The book is a sweeping tale written by former American Secretary of Defense Gates offering a view of the uses and limitations of the American exercise of power in the modern era. The author notes that America remains the world’s foremost superpower but that does not mean that they are not challenged at every turn: China is growing economically, with its political influence broadening; Russia “is aggressively threatening and attempting to destabilize Western democracies and dominate its neighbors” and small states from North Korea to Iraq and Syria remain hot spots even as several NATO members become ever more autocratic.
Recent political leaders, Gates holds, have failed to understand and project the American exercise of power properly, certainly as compared to Eisenhower, Reagan, and George H.W. Bush. The author relies on a half-century of service to critique the presidents who have come after them. On the military front, he urges the application of Bush’s cautious approach to Iraq in the first Gulf War: define the objectives clearly, bring overwhelming force and then get out. Career diplomats, though bureaucratized, are essential to the application of nonmilitary power. Economic power constitutes another instrument.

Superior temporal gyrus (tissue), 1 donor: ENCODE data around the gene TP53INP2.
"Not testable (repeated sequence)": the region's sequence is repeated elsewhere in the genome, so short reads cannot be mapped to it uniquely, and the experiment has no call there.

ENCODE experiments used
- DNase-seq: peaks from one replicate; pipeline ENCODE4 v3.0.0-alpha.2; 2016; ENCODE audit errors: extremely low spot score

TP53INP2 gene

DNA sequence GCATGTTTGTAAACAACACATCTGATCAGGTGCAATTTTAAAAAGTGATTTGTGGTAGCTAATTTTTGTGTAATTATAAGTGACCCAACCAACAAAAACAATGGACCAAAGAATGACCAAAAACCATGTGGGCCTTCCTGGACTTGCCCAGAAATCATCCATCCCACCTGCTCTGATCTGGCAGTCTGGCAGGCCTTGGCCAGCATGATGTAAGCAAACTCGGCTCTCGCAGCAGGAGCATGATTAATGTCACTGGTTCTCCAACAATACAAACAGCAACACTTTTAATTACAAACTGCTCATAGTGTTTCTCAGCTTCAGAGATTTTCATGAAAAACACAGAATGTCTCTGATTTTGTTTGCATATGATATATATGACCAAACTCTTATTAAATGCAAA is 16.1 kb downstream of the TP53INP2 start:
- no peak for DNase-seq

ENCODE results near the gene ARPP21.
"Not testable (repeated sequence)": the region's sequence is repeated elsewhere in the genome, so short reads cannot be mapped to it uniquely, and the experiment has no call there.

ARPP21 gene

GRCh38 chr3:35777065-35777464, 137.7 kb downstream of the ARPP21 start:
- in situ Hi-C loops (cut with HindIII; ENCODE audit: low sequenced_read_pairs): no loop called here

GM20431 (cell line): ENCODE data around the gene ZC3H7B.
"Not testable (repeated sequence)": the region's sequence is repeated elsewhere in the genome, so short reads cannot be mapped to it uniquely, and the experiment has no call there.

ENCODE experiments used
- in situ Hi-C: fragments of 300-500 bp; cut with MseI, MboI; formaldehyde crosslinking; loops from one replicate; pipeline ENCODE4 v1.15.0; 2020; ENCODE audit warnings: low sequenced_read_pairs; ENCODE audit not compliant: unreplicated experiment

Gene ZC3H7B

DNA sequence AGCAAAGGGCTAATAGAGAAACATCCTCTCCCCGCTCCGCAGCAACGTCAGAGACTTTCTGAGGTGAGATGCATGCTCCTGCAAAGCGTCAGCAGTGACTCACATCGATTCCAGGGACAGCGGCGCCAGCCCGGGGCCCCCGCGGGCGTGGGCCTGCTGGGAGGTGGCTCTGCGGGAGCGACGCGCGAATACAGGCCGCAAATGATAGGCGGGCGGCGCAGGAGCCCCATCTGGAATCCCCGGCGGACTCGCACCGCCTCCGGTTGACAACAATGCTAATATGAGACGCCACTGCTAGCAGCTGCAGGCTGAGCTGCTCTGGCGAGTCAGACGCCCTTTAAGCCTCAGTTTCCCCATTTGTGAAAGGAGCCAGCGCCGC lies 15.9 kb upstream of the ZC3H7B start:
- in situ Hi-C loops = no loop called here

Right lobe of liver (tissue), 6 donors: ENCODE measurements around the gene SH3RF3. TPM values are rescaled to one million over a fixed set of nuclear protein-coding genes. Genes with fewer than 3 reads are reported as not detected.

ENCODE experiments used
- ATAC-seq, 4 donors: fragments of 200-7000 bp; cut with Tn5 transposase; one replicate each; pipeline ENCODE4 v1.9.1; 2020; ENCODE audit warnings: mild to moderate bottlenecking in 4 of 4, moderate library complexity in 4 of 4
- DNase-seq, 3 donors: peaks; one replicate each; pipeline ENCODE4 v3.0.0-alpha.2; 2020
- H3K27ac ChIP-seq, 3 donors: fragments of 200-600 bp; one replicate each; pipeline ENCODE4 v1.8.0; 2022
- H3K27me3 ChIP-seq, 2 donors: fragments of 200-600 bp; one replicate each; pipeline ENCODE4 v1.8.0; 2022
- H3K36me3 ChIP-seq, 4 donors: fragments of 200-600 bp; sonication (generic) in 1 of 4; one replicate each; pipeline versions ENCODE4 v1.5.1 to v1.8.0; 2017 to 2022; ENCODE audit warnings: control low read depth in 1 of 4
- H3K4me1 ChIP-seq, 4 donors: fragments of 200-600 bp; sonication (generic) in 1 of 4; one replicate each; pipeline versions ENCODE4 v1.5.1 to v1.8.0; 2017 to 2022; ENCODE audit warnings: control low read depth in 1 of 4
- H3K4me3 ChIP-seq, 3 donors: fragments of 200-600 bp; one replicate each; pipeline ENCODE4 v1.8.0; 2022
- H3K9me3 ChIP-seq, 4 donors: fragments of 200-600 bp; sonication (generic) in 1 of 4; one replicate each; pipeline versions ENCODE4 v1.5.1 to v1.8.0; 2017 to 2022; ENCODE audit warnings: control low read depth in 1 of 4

Here, Gates takes Trump to task for an isolationist approach that leaves the door open to China to take the place of the US. Other failures are the invasion of Iraq in 2003, although the author disputes the claim that George W. Bush knowingly lied about weapons of mass destruction. Though critics of Gates will dismiss some of his programmatic recommendations such as do not replace one dictator with another without a good plan in place but it is refreshing to see a secretary of defense call for the use of the military as a choice of last resort. The Weekender